On November 30, 2007, the court entered a judgment of dissolution as to status only, "subject to Family Code section 2337 protections." On December 24, 2007, the court issued an order stating "if [husband] can obtain medical insurance for [wife] through his employment he shall do so. If he cannot then he shall obtain a policy of medical insurance equivalent to the coverage provided while he was an employee of [CV Therapeutics]. In the event that [wife] incurs uninsured medical expenses [husband] shall reimburse her for those expenses up[on] presentation of satisfactory written proof that such expenses were necessarily incurred by her."
During the court trial on reserved issues conducted June 16 and 17, 2009, wife testified that she had incurred approximately $130,000 in uninsured medical expenses for the treatment of malaria at John Muir Hospital in Walnut Creek. She presented copies of the bills for that treatment as trial exhibits. Wife explained that she could not procure her own insurance due to her pre-existing medical conditions and she had been unable to secure COBRA benefits through husband's former employer. Although husband had e-mailed wife in January 2007 regarding COBRA benefits, when wife called the insurance company she was told that husband had left the country and they had no way of contacting him. Wife also testified that she had leased their Walnut Creek home without notifying husband because she did not know where to reach him.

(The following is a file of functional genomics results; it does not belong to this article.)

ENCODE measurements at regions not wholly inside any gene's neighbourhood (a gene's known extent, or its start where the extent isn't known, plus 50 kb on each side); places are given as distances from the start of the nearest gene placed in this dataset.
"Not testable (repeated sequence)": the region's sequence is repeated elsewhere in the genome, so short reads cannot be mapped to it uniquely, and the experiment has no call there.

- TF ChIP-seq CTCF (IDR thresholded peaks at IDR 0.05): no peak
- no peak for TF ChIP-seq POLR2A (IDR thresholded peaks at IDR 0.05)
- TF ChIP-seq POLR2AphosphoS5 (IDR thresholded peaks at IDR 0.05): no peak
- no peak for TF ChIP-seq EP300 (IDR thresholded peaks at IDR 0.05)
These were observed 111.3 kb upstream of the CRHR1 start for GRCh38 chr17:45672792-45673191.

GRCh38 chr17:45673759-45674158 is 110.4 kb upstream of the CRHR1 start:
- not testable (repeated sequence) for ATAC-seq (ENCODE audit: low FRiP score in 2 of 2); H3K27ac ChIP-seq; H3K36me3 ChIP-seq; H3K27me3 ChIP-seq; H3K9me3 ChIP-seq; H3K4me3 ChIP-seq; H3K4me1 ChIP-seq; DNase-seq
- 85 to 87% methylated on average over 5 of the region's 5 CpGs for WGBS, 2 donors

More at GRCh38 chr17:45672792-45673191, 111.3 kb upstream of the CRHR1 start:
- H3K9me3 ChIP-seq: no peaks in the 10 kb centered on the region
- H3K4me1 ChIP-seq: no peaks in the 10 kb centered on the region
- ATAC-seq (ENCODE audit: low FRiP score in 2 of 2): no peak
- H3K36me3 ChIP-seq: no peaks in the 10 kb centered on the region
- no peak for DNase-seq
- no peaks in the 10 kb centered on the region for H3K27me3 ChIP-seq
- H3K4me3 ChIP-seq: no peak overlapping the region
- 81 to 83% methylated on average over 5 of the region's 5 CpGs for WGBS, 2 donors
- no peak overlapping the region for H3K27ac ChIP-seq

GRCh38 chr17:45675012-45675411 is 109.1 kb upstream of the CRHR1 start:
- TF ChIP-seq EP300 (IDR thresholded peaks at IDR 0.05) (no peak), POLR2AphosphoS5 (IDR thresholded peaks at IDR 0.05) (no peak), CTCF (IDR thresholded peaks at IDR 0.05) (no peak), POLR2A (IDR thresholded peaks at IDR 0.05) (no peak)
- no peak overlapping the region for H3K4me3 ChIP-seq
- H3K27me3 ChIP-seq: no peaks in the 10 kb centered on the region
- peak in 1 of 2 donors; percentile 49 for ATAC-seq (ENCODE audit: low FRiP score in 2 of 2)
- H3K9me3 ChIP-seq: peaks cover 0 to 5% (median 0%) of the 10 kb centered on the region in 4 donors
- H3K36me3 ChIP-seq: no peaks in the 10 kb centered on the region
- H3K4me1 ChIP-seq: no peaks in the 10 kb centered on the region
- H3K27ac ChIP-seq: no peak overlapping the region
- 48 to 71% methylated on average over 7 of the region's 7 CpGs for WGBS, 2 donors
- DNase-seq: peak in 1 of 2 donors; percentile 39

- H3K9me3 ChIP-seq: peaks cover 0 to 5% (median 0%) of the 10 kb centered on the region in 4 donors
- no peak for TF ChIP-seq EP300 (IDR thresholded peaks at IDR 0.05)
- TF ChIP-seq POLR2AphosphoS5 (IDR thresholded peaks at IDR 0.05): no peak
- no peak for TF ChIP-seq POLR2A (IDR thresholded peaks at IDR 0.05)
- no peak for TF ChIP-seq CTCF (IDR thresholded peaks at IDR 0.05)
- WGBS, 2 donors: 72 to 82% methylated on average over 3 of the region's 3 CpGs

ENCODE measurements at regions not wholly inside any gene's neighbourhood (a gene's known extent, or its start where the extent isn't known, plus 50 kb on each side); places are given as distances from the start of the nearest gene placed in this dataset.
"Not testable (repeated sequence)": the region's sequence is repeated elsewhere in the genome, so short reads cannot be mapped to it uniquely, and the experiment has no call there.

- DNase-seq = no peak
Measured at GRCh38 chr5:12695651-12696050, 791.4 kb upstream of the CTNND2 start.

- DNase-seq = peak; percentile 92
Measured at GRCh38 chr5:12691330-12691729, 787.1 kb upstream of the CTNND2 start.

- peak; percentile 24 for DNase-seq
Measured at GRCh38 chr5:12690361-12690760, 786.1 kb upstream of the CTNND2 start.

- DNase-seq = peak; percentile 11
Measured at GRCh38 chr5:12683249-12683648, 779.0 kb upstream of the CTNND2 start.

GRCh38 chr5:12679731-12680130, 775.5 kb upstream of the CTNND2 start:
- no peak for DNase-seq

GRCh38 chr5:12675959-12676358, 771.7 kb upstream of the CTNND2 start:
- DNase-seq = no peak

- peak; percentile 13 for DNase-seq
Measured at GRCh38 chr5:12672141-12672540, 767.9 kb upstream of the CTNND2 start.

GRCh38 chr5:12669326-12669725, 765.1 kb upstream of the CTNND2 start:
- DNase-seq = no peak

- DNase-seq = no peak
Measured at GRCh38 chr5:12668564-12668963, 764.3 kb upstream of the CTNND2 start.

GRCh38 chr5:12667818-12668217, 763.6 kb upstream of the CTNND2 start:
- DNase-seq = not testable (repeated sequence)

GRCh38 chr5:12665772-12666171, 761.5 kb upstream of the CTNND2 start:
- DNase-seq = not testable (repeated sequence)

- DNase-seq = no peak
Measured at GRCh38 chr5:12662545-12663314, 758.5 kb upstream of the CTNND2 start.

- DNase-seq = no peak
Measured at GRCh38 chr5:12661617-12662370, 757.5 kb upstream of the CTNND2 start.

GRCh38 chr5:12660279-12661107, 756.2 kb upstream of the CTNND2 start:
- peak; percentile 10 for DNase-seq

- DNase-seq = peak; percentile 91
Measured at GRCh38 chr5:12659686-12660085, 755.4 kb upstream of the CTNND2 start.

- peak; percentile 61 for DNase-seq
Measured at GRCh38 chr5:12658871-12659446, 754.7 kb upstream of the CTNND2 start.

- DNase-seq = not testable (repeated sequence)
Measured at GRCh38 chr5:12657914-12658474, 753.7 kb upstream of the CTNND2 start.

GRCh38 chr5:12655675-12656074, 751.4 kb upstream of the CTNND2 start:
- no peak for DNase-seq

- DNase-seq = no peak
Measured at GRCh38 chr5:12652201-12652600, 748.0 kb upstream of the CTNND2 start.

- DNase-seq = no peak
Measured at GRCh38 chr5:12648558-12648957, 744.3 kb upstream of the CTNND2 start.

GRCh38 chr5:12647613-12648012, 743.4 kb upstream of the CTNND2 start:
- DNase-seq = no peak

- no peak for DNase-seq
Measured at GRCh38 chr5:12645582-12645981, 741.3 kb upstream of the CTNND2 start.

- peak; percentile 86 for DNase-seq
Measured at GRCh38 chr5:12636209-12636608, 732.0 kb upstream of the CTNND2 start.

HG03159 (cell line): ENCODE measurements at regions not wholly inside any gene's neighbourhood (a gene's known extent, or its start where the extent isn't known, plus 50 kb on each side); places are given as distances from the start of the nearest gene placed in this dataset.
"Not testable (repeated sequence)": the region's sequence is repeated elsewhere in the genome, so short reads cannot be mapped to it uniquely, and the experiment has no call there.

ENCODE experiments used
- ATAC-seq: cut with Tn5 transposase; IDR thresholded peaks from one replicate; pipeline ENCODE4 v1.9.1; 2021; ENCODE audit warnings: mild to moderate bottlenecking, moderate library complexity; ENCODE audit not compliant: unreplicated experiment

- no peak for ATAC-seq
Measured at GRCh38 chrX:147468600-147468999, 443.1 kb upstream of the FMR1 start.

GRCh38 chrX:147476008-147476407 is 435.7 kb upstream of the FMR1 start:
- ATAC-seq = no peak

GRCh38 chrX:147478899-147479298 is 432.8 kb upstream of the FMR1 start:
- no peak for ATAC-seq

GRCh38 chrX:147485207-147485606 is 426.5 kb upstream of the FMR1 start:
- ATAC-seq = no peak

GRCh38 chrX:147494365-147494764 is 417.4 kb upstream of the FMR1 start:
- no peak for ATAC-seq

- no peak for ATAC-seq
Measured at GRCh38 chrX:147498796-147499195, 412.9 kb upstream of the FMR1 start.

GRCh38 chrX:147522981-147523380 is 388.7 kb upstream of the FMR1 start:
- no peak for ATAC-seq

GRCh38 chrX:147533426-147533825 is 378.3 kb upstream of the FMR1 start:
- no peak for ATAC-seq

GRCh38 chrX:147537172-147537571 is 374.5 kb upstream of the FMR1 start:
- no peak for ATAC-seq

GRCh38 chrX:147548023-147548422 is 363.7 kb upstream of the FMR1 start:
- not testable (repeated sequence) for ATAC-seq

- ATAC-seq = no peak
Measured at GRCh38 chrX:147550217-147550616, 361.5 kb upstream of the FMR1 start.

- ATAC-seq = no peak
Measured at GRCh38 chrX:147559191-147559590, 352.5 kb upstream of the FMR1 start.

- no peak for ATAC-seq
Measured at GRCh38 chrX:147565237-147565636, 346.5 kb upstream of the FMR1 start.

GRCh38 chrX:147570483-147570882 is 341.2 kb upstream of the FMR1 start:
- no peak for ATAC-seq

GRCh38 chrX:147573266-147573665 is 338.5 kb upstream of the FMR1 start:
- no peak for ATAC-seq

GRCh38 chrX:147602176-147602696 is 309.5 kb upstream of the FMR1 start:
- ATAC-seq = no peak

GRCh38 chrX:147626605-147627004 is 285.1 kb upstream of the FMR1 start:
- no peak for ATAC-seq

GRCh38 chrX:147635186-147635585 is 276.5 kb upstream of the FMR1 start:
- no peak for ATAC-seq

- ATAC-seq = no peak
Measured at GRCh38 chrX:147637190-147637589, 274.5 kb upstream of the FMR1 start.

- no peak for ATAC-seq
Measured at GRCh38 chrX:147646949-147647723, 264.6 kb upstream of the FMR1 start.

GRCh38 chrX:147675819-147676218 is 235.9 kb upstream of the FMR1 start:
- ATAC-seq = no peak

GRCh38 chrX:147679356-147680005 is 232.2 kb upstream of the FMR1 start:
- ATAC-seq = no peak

The court issued a ruling and written statement of decision on a number of reserved issues including child custody, child support, visitation, division of community property and spousal support. The court found that husband had an affirmative duty to provide medical insurance coverage for wife and, because he did not fulfill that duty, he was responsible for her uncovered medical expenses in an amount of $111,086. The court rejected husband's claim that he was entitled to credit for the fair rental value of the property or for the rent received on that property, noting that wife's spousal support was not sufficient to allow her to make the payments on that property. (See In re Marriage of Watts (1985) 171 Cal.App.3d 366, 374.) It awarded wife permanent spousal support at $500 per month.